Reddit | Promille

Still, this picture does teach us something interesting about the big cats. Namely, that it can dive fairly deep underwater if it wants something down there badly enough.

Obviously, this one really wanted that meat chunk.

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14. Most pigeons couldn't hope to be anywhere near as fancy as the frill-back here.

Reddit | Unicornglitteryblood

As compiled by J. Matthews Eaton, early naturalists figure that this bird originally came from the Friesland region of The Netherlands, as more than one type of frilled bird are native to that area.

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15. If this vampire crab seems both dazzling and a little intimidating, then you have some insight into how it got its name.

Reddit | Comboxer

According to Livescience, these crabs originated from the Java island of Indonesia and were named vampire crabs due to the way their yellow eyes contrast with their bodies, which are usually either purple or orange.

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16. The red-lipped batfish's name is pretty self-explanatory, but it's easier to explain how weird it is when you learn where it was discovered.

Reddit | IamUMFA

Its scientific name is Ogcocephalus darwini, which indicates that it was part of the treasure trove of exotic creatures that Charles Darwin described during his voyages to the Galapagos Islands.

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17. Considering that this was spotted in Australia, it's understandable that someobdy thought they were looking at a furry snake at first.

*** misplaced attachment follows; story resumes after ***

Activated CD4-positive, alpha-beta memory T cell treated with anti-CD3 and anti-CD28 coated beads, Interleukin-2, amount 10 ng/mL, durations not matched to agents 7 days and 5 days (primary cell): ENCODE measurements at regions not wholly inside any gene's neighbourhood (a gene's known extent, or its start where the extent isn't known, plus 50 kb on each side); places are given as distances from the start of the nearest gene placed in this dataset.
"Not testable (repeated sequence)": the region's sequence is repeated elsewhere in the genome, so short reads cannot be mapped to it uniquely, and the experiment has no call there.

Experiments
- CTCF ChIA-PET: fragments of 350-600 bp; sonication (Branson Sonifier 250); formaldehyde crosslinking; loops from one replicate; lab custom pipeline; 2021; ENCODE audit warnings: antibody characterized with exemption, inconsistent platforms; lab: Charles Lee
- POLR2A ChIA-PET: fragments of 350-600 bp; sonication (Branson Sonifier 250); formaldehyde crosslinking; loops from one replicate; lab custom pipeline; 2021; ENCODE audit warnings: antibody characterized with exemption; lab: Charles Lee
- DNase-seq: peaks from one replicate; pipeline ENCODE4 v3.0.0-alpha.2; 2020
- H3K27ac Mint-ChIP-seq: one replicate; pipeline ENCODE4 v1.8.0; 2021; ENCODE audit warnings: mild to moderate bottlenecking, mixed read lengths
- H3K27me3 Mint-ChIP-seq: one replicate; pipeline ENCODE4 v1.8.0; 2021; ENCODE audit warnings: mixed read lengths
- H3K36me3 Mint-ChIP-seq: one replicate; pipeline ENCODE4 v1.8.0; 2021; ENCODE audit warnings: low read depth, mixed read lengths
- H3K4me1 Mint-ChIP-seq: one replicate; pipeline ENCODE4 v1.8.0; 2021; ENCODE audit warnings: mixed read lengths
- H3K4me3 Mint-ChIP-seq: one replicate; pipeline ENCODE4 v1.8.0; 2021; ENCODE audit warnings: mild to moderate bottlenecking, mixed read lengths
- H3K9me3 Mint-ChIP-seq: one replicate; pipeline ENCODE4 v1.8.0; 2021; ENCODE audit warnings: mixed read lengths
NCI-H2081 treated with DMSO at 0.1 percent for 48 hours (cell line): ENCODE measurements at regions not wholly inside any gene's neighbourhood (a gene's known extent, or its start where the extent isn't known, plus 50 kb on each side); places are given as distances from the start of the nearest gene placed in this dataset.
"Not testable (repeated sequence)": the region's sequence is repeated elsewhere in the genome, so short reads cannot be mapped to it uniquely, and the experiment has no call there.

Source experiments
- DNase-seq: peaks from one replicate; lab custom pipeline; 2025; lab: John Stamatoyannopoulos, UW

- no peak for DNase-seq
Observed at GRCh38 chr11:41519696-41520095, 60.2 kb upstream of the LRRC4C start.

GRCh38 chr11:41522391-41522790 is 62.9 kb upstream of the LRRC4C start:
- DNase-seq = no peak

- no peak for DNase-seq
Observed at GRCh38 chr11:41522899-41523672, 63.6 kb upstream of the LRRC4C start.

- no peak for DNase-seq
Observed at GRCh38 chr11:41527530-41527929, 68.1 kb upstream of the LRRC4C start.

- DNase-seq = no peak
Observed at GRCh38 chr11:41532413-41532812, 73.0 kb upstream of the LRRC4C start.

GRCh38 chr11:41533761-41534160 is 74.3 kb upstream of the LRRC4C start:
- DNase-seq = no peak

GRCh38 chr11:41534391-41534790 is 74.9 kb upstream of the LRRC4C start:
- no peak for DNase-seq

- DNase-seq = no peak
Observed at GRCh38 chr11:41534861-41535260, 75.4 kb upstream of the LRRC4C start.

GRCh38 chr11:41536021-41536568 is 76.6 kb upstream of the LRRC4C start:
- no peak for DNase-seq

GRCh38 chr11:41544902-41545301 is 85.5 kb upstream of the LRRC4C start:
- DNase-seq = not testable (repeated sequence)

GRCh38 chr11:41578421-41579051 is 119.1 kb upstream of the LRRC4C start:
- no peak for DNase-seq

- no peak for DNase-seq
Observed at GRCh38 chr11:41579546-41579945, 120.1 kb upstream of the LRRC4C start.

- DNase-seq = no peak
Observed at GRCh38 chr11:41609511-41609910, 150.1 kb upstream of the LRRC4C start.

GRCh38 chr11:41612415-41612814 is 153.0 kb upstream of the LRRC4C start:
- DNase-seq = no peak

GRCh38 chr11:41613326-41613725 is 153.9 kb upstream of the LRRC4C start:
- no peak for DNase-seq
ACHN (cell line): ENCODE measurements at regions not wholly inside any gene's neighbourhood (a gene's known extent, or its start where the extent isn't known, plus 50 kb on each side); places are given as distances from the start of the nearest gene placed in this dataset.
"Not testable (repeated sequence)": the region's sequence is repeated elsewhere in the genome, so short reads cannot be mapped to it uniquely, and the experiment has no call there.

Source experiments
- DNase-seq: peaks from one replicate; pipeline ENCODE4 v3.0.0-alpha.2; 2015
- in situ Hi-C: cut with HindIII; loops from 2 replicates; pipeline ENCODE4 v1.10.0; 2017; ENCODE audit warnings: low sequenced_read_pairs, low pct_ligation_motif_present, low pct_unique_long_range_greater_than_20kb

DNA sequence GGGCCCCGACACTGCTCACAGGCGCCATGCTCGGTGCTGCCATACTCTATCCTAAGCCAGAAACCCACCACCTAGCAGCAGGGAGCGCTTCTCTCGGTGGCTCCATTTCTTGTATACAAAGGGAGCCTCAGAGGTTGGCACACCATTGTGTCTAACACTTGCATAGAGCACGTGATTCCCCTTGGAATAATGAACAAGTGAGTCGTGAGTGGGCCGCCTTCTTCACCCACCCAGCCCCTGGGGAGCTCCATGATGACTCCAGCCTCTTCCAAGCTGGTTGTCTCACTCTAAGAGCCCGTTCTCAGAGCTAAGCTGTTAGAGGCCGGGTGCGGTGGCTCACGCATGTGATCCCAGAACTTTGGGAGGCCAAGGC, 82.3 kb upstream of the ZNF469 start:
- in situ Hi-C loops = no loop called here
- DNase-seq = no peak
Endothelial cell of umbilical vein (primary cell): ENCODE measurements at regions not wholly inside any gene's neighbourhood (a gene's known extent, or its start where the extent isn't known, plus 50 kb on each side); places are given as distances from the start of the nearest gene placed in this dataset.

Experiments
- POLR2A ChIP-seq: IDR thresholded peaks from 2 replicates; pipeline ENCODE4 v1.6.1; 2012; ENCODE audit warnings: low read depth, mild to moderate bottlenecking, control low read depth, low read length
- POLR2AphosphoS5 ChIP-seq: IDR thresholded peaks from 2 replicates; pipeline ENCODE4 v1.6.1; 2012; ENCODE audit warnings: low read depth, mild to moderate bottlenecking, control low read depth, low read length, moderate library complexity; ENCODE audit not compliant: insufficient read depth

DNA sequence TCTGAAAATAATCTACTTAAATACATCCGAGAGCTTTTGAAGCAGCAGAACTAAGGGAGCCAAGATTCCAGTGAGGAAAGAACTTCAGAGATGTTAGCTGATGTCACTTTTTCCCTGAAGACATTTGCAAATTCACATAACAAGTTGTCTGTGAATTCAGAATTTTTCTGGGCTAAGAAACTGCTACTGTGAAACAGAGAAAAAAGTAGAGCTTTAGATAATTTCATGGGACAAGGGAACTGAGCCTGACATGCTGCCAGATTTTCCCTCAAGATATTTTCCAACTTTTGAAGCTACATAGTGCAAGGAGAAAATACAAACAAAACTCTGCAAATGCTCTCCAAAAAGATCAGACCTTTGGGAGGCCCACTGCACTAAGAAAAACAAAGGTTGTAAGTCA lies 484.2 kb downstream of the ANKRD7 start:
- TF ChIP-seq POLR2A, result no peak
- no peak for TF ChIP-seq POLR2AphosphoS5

Reddit | deftchaos

Instead, this is actually a line of processionary caterpillars.

Such caterpillars are found throughout the world and it's apparently not unheard of for some to climb on top of other caterpillars and hitch a ride.

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18. If you're wondering what sort of spider could possibly look like this, it's helpful to note that none of them turn out this way on their own.

Reddit | SirBallBag

This is a wolf spider, but the extra spines developed after it was infected by a cordycep fungus. That's not an encounter that insects tend to survive.

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19. This hiker may have had a rough journey to get here, but she's not sitting down by choice.

Reddit | 5_Frog_Margin

She's perched on top of Mt. Adams, but she was knocked on her butt by the force of an eruption on Mt. Saint Helen's, which we can see unfolding in the background.

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20. Believe it or not, the giant spider is losing this fight.

Reddit | TheMightyTroy10

While it's well-known that Australia's massive huntsman spider isn't very harmful to humans, it apparently didn't fare very well against this tarantula hawk wasp either.